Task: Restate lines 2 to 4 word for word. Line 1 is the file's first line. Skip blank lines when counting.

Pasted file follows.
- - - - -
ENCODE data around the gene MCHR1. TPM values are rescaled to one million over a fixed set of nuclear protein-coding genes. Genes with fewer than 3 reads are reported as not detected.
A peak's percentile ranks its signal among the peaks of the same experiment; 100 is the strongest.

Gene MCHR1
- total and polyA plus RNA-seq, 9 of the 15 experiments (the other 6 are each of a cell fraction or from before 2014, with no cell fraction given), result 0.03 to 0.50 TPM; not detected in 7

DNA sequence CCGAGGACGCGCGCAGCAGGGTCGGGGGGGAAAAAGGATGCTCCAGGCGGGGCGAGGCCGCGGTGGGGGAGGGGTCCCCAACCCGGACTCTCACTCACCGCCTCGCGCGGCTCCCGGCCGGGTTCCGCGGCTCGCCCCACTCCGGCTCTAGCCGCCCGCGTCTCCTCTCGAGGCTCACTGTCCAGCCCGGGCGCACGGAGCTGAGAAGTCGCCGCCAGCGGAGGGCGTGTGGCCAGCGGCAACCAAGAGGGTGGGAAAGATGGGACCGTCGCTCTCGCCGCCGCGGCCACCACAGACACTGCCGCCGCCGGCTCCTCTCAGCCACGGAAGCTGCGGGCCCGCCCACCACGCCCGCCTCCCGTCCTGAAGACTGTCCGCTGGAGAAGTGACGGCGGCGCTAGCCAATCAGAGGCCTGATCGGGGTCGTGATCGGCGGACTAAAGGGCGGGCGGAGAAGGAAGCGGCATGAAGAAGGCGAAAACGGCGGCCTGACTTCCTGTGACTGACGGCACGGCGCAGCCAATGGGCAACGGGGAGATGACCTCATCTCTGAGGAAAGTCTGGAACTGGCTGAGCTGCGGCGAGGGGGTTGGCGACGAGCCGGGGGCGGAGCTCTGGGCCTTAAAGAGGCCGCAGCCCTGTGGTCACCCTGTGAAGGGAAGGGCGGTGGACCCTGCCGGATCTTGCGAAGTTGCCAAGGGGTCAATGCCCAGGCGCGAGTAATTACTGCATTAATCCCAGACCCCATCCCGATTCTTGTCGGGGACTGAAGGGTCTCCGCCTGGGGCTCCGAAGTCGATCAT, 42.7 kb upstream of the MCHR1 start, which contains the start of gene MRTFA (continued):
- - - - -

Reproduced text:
A peak's percentile ranks its signal among the peaks of the same experiment; 100 is the strongest.

Gene MCHR1
- total and polyA plus RNA-seq, 9 of the 15 experiments (the other 6 are each of a cell fraction or from before 2014, with no cell fraction given), result 0.03 to 0.50 TPM; not detected in 7